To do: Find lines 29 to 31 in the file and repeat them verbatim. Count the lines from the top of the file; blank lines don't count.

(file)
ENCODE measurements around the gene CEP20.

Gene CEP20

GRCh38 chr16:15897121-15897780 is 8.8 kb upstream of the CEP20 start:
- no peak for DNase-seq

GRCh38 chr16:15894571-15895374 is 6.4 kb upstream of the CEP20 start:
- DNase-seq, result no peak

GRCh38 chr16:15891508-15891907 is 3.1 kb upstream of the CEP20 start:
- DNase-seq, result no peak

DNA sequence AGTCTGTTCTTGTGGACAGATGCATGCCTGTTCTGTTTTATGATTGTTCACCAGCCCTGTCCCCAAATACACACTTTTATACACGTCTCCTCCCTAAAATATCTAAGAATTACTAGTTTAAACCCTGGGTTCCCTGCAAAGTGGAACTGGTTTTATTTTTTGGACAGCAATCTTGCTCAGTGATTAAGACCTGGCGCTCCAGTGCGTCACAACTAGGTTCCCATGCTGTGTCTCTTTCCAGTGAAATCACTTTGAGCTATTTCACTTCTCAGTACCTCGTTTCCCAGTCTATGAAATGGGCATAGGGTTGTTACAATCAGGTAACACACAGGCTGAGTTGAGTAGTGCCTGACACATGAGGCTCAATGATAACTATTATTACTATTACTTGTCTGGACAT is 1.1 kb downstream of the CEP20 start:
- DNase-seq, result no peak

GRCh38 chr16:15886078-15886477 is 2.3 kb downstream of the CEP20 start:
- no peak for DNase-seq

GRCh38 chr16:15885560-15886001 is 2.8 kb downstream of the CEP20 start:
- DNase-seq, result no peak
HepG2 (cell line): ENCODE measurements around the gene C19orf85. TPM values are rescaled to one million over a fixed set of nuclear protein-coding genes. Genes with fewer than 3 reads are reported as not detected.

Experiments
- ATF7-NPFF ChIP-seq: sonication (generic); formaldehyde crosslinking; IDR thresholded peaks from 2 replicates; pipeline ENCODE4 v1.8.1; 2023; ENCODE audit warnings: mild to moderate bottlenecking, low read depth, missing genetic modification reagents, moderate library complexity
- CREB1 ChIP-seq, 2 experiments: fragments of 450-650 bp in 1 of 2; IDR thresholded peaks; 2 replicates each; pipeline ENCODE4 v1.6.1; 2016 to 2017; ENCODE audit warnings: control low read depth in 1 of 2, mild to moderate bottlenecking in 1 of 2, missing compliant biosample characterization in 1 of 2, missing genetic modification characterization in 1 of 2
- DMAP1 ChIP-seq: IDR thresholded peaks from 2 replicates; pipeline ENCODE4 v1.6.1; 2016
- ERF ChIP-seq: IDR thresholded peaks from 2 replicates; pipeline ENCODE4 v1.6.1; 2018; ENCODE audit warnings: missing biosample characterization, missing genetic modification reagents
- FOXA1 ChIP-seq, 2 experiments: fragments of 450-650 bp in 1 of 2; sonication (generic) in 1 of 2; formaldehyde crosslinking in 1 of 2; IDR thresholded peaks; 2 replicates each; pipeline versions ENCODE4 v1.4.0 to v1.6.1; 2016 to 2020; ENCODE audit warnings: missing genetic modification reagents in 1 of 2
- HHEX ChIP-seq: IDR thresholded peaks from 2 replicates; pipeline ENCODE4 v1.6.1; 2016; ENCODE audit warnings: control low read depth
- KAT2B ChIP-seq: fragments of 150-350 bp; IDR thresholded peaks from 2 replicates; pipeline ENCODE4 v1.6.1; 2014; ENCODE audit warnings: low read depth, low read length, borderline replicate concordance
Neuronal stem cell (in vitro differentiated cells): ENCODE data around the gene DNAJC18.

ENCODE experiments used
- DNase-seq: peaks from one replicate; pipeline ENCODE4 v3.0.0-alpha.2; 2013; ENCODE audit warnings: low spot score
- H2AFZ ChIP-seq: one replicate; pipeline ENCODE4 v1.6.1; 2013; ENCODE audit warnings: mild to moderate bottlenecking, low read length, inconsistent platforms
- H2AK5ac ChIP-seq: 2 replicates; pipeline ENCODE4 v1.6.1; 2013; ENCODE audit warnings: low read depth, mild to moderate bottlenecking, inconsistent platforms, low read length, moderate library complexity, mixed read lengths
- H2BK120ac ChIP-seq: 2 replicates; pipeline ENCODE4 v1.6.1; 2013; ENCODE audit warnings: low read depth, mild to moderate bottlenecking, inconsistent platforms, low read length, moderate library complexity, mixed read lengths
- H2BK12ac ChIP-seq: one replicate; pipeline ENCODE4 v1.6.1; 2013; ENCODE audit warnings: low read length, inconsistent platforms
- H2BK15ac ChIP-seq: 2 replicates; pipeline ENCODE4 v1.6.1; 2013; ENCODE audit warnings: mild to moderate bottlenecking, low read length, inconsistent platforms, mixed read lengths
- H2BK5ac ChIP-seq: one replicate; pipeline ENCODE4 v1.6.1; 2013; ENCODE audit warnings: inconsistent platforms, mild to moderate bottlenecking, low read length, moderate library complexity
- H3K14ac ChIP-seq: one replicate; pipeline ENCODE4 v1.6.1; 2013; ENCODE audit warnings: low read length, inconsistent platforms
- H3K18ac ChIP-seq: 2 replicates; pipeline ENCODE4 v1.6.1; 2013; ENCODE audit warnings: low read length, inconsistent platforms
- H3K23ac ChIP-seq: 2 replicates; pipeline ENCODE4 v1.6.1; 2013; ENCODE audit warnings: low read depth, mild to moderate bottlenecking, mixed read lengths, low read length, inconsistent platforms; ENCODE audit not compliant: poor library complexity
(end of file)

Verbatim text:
- H2BK120ac ChIP-seq: 2 replicates; pipeline ENCODE4 v1.6.1; 2013; ENCODE audit warnings: low read depth, mild to moderate bottlenecking, inconsistent platforms, low read length, moderate library complexity, mixed read lengths
- H2BK12ac ChIP-seq: one replicate; pipeline ENCODE4 v1.6.1; 2013; ENCODE audit warnings: low read length, inconsistent platforms
- H2BK15ac ChIP-seq: 2 replicates; pipeline ENCODE4 v1.6.1; 2013; ENCODE audit warnings: mild to moderate bottlenecking, low read length, inconsistent platforms, mixed read lengths